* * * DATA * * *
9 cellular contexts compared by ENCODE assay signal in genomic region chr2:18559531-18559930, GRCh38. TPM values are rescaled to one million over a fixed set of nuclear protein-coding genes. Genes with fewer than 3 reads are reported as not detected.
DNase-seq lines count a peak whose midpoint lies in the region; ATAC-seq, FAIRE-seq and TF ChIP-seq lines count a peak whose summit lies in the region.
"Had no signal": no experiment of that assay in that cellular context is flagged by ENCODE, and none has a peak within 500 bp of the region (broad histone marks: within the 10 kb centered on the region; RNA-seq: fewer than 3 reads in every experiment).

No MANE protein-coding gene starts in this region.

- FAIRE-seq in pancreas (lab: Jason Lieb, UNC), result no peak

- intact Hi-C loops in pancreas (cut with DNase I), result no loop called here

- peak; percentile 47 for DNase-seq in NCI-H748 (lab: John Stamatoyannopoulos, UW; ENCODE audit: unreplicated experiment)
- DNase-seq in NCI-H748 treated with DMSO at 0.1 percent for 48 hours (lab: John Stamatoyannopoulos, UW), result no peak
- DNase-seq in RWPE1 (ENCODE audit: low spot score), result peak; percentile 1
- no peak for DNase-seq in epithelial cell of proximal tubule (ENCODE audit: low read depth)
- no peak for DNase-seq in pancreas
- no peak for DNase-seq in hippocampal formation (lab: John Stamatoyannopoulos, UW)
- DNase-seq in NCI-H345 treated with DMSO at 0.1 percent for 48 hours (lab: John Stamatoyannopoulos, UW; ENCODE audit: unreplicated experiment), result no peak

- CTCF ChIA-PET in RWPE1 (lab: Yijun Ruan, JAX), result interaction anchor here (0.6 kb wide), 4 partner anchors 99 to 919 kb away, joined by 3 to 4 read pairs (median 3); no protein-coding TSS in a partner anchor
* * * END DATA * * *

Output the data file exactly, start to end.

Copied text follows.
9 cellular contexts compared by ENCODE assay signal in genomic region chr2:18559531-18559930, GRCh38. TPM values are rescaled to one million over a fixed set of nuclear protein-coding genes. Genes with fewer than 3 reads are reported as not detected.
DNase-seq lines count a peak whose midpoint lies in the region; ATAC-seq, FAIRE-seq and TF ChIP-seq lines count a peak whose summit lies in the region.
"Had no signal": no experiment of that assay in that cellular context is flagged by ENCODE, and none has a peak within 500 bp of the region (broad histone marks: within the 10 kb centered on the region; RNA-seq: fewer than 3 reads in every experiment).

No MANE protein-coding gene starts in this region.

- FAIRE-seq in pancreas (lab: Jason Lieb, UNC), result no peak

- intact Hi-C loops in pancreas (cut with DNase I), result no loop called here

- peak; percentile 47 for DNase-seq in NCI-H748 (lab: John Stamatoyannopoulos, UW; ENCODE audit: unreplicated experiment)
- DNase-seq in NCI-H748 treated with DMSO at 0.1 percent for 48 hours (lab: John Stamatoyannopoulos, UW), result no peak
- DNase-seq in RWPE1 (ENCODE audit: low spot score), result peak; percentile 1
- no peak for DNase-seq in epithelial cell of proximal tubule (ENCODE audit: low read depth)
- no peak for DNase-seq in pancreas
- no peak for DNase-seq in hippocampal formation (lab: John Stamatoyannopoulos, UW)
- DNase-seq in NCI-H345 treated with DMSO at 0.1 percent for 48 hours (lab: John Stamatoyannopoulos, UW; ENCODE audit: unreplicated experiment), result no peak

- CTCF ChIA-PET in RWPE1 (lab: Yijun Ruan, JAX), result interaction anchor here (0.6 kb wide), 4 partner anchors 99 to 919 kb away, joined by 3 to 4 read pairs (median 3); no protein-coding TSS in a partner anchor